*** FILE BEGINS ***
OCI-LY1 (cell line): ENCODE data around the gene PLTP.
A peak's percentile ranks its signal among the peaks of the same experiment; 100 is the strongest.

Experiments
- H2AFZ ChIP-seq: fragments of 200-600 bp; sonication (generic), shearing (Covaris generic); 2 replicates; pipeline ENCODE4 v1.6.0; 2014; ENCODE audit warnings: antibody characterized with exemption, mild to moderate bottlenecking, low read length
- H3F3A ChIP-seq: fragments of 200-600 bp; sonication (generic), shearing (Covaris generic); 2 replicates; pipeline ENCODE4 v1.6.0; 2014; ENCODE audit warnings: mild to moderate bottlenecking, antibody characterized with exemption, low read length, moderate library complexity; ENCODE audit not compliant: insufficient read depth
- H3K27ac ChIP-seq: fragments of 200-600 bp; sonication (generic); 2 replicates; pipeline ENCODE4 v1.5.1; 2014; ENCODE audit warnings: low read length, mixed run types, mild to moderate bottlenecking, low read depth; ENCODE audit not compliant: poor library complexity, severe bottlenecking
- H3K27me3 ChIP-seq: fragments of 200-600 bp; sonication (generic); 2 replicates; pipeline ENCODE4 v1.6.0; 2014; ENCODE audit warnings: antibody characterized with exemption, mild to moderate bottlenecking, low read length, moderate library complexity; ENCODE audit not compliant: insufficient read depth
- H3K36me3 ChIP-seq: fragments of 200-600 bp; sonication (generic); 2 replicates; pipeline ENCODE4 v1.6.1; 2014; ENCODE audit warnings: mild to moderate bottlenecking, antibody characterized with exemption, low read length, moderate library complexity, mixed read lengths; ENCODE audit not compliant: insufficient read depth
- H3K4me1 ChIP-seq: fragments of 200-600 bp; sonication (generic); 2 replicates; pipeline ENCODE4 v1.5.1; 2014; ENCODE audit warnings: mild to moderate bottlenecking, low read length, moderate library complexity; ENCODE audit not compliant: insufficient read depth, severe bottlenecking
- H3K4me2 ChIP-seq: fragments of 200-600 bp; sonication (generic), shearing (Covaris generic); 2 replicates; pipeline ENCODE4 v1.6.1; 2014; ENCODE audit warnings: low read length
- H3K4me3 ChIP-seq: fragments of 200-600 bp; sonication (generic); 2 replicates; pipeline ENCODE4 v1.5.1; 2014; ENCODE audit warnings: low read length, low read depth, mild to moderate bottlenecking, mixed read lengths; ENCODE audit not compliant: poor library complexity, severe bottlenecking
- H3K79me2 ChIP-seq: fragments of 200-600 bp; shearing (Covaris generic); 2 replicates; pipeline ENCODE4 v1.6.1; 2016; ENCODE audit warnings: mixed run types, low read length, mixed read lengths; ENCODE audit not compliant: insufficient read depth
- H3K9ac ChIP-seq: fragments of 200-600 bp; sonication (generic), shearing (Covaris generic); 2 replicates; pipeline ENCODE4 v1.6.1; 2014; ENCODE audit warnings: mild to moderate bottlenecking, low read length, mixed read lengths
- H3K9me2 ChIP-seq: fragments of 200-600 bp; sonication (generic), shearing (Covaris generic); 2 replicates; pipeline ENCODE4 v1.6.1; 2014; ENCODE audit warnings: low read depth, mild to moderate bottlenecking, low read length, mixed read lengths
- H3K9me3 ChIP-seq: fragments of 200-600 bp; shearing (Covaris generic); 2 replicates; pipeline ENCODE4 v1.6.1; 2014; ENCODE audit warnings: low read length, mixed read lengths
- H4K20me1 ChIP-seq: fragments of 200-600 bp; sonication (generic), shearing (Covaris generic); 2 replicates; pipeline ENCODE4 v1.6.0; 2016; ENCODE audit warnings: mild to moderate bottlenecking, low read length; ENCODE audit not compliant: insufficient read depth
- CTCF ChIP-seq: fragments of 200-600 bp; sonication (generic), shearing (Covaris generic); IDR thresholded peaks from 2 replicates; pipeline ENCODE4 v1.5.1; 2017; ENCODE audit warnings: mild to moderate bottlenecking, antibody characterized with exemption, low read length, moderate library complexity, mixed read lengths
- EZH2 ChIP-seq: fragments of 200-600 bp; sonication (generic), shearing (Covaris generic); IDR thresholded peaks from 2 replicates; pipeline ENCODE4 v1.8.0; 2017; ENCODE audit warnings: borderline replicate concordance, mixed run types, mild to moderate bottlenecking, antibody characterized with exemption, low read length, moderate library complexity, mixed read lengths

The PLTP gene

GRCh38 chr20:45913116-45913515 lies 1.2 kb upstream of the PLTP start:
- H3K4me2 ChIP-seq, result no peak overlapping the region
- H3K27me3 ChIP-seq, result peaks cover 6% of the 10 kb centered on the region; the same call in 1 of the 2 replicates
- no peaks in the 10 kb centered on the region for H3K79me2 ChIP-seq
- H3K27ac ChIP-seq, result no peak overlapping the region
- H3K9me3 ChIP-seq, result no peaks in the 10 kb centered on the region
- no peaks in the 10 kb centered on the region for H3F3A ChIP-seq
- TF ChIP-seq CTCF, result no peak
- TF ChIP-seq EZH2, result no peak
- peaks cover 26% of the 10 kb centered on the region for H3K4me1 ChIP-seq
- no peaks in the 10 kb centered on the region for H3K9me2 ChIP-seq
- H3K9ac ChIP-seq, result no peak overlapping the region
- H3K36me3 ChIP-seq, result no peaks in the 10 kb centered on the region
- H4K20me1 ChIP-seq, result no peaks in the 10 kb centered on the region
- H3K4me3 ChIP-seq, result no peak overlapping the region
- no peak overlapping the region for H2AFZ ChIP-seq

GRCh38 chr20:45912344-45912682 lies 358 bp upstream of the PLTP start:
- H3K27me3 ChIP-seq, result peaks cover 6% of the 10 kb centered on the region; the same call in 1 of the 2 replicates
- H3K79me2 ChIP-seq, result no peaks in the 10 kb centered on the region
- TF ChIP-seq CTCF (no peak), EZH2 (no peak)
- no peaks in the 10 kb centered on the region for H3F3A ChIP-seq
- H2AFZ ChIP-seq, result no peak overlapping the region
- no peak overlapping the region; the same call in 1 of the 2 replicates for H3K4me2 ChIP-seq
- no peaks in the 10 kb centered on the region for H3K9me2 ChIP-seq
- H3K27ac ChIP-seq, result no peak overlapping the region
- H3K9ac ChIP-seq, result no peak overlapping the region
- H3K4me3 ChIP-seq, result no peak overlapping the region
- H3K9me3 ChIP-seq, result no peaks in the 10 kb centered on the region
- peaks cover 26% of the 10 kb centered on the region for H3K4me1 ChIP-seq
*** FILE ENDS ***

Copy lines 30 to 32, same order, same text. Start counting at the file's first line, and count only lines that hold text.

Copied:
- no peaks in the 10 kb centered on the region for H3K9me2 ChIP-seq
- H3K9ac ChIP-seq, result no peak overlapping the region
- H3K36me3 ChIP-seq, result no peaks in the 10 kb centered on the region